Most of what we call default behaviors are behaviors that we have transferred a high value to. Behaviors such as mat work and head down can become self reinforcing if a horse finds value in their calming qualities. A horse who is consistently given his earned treats in the Grownups position will quickly find that to be a high value position.
So now I am thinking of what other activities I can transfer value to...
Here is a photo of Mariah, taken just a few mornings ago after a fresh snowfall. She still looked like the snow queen. Mariah LOVES to be groomed...her owner tells me sometimes her hand would get tired of scratching her and she'd go to the pitchfork! She's also one of those horses who loves to have you poke your fingers right down into her ears to scratch. Her head goes to the ground, her eyes close and she just leans into it. When I use the shedding blade on Mariah these days, I leave a fresh blanket of white on the muddy ground.

Wednesday, April 6, 2011

ABC's: Critical Core and Foundation Lessons

Before even beginning the daily lessons in Susan Garrett's dog training course, we were supposed to work on what she calls her "Critical Core" games. From a training system standpoint, these bear a striking similarity to Alexandra Kurland's Foundation Lessons. I don't mean that they are the same exercises for both horses and dogs, but they serve the same purpose.
  • they are designed to keep both animal and handler safe
  • they begin to build a positive relationship with the animal
  • as their names imply, they are the foundation and core of all the other work to follow.
I have ridden with many different instructors over the years and observed even more. The good ones have a system. Some pieces may have been created by this individual but many are exercises which they picked up from coaches they rode under, although they may have tweaked them to their own unique format. The point is, they don't just start training willy-nilly without a planned progression for which each ingredient has been carefully assessed, measured and put into place.

For Susan, the safety leans toward keeping the dog safe while for Alex, it leans more toward keeping the human safe, although I'm sure they would both agree with me that they go hand in hand. It's just that with dogs, some of the most frequent dangers are when they get away from us- so two of Susan's Core games focus on getting the dog to come back to us and then being able to get a hold of them when they do. With horses, we're back to the size factor. Head down and backing out of our space keep the horse calm and prevent them from running over us.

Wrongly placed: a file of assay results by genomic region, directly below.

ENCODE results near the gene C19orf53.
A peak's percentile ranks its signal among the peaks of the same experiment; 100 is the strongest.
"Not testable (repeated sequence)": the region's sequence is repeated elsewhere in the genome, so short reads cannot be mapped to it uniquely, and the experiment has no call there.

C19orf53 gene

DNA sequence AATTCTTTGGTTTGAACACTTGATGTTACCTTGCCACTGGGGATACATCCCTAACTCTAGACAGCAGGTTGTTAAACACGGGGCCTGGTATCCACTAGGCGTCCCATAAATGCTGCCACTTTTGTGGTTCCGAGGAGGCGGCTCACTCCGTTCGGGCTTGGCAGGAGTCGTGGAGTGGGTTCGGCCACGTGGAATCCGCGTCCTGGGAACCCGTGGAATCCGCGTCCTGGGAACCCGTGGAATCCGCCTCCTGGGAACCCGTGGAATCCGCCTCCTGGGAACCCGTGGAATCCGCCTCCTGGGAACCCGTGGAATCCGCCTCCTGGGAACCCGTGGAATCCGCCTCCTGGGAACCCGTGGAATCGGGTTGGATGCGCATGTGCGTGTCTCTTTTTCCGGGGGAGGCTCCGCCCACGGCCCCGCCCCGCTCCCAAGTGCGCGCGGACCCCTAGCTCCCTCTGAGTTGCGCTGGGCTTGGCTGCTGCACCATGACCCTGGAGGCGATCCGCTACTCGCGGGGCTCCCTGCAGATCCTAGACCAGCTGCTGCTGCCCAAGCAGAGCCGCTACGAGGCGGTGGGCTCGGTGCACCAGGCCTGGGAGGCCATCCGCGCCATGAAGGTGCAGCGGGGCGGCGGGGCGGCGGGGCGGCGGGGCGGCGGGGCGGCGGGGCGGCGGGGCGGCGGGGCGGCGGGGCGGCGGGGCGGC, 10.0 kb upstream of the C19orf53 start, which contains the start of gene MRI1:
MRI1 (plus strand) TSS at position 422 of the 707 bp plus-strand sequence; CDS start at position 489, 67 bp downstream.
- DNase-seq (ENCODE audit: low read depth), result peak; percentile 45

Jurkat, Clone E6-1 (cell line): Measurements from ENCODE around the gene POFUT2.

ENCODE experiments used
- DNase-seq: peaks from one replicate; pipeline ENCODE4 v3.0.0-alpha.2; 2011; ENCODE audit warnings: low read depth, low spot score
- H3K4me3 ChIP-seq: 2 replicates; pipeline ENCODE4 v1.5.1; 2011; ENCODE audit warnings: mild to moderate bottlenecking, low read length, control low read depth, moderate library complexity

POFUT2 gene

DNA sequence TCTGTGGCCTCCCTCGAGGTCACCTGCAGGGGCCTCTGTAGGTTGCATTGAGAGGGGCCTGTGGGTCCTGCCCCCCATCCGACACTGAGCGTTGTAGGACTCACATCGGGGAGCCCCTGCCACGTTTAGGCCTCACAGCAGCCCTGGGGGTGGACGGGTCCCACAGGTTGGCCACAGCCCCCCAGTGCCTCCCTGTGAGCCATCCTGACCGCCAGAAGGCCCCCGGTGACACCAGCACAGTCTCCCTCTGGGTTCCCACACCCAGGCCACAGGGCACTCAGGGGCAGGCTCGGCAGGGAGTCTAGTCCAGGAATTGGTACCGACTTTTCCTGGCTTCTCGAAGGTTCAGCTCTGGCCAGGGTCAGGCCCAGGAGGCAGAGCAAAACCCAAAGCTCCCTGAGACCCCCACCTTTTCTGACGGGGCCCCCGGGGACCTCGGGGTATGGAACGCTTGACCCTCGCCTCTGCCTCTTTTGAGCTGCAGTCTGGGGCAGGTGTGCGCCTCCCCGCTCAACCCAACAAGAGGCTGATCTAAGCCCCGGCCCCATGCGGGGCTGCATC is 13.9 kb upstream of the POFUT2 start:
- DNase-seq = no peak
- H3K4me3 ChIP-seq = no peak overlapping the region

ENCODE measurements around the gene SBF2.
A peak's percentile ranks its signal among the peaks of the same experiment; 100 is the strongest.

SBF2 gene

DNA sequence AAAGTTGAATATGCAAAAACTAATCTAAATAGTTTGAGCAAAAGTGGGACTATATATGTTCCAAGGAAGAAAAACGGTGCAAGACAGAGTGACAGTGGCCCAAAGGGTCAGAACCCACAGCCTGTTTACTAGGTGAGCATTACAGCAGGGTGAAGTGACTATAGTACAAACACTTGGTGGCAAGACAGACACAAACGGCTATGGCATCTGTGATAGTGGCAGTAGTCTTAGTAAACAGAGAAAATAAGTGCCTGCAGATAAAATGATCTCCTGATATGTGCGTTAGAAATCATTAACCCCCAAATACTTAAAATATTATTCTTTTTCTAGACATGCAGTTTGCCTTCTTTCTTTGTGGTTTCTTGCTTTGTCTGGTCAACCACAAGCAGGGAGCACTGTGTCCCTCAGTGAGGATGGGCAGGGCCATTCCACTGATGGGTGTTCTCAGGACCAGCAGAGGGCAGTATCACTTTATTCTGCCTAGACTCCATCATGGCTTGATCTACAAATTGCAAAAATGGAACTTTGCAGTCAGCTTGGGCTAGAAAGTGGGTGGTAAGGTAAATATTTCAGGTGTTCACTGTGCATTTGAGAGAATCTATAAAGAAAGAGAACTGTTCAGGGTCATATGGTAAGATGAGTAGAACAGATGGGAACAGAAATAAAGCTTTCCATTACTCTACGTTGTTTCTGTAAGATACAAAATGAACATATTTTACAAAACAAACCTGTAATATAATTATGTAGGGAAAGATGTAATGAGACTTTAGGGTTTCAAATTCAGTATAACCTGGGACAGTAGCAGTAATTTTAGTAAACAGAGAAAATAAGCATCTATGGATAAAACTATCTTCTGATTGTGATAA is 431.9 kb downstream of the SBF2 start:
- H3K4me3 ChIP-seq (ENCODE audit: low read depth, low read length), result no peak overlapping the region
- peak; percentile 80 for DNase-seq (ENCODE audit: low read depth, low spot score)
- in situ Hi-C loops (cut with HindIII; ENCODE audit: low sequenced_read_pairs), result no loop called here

Managing the food is another component for both of them. Each of these masters have a game to address teaching the animal self control around food and how to take food politely. Both horses and dogs have teeth! But self control carries through into so many other areas of our training and management that it isn't just about the food.

By beginning with these games, a relationship is budding. Animals love to think, to learn, to interact with others and certainly to be rewarded for doing all of these things (learning isn't fun when it includes punishment). They look forward to the lessons and will come running to their person for more. The importance of having this type of relationship cannot be underestimated whether the long term goals are to have a competition animal or a companion animal.

Many trainers use clicker training to teach tricks or improve the quality of certain skills, but the real genius in the formats of both these women (as well as other professionals) is how their introductions serve as substructures for everything they do after this. While I do not compete in agility, I have already heard many references to start lines, contact points, front crosses and other mysterious terms and how a particular game relates to these skills. Likewise, I continue to be amazed at how Alex's work builds a well-balanced and physically stronger horse which helps no matter the future career path of the animal. The physique of young horses who have been started under her program is amazing...and they've not had restrictive tack put on to accomplish it.

Both individuals stress the importance of revisiting these basics regularly. Many times we can (and should) build these basics into our daily routines. Certainly food manners are given ample practice opportunities. The problem is that I, for one, tend to get sloppy in my daily habits at times. I let less-than-ideal behavior slip by in an effort to get chores done and get on with life. Pretty soon, I see pushiness and impatience creep into the picture. A horse who grabs for the hay as I walk by, a dog who bursts out the door when it's open. I have no one to blame but myself. Fortunately, I have core foundation lessons to return to and if I'm smart, I'll not wait until things fall apart to do so.